The Story of the Police Post PA3


Alongside the well-known TARDIS Police boxes the Metropolitan Police service's network of call boxes included the smaller Police Public Call Post. Designed for the narrower streets that characterise much of London's historic centre, the story of the Police Post is overshadowed by that of its larger, more famous counterpart. The Police Posts were installed in relatively small numbers, and today only a handful of survivors can be seen by London's residents and visitors.


The Police Public Call Post is constructed of cast-iron and its general form is a rectangular box. The post is topped with arched roof. A light finial is affixed to the top of the roof. Some examples, as illustrated, have the finial attached to a pylon to increase its visibility. The finial comprises four columns topped with a shallow pyramidal cap. The light is a large, globe-shaped red glass bulb. The shorter sides of the post have an inset panel, with glass signage inscribed with white 'Police' lettering. The front of the post has three compartments, each with separate hinged doors. The lowest compartment is the largest. The middle compartment opens at the top, while the bottom and top compartments are side-opening. The top compartment door includes an information plate, which containing instructions on use for the general public. Inside a telephone is fitted, connected to the Police service. Above the top compartment is a rectangular panel inset with a glass sign, inscribed with white 'Police Public Call Post' lettering. The correct colour is the light-blue scheme, as illustrated. In the past a number were incorrectly painted in the darker blue of the large Police box.


Prior to today's modern radio communications systems used by the Metropolitan Police the service relied on a network of fixed call boxes at strategic locations across the city. These varied in size and construction, from wooden kiosks to the more famous Police boxes introduced in 1929, and featured in the BBC's Doctor Who series. These TARDIS boxes were particularly large and heavy, as they were manufactured from concrete. There was a requirement for a smaller call box, that wouldn't obstruct the streets of London. The solution was the Police Public Call Post. The first nationally-installed Post, the PA1, was not seen in London. Instead a slender, rectangular box constructed of cast-iron, the PA2, was introduced in the mid-1930s. It was fitted with a telephone, a compartment for a first aid kit, and a large light attached directly or using a pylon to the top of the post. A later version based on the same design but of lighter construction, the PA3, was introduced from 1958. A small number of the original 73 examples remain in-situ in London, with their telephones removed. Today, these posts carry a notice advising members of the public to use a nearby payphone, however even these are disappearing as mobile phone ownership increases.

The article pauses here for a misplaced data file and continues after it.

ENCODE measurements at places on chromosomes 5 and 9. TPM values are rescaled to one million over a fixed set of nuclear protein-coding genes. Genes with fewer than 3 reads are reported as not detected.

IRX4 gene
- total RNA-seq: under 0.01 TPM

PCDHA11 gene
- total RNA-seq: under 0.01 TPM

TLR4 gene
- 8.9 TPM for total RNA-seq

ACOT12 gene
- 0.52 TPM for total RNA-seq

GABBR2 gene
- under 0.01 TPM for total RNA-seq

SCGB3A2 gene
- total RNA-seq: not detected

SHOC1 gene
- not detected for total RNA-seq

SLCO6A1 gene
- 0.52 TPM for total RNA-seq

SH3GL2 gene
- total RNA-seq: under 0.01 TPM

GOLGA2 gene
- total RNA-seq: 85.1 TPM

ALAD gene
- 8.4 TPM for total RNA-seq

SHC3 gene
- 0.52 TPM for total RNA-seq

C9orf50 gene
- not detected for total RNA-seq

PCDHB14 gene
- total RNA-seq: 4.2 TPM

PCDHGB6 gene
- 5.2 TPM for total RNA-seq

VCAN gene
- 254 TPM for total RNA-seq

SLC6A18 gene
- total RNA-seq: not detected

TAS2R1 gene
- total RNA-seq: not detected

Heritage legacy

Around 73 examples of the Police Public Call Post were installed by the Metropolitan Police service, just a small part of a wider network of 750 kiosks and posts. The majority have been removed from 1969 onwards, and surviving examples are a rare sight. Despite earning lasting fame in the BBC science-fiction series 'Doctor Who' there are no original TARDIS boxes remaining on London's streets. Instead it is the Police Posts survive. There are only seven examples listings with English Heritage, with a handful residing in museum collections across the country.


The given number of installed examples is for all PA-type posts.


  • Bunker, John (2011) The Rise and Fall of the Police Box Studley: Brewin Books

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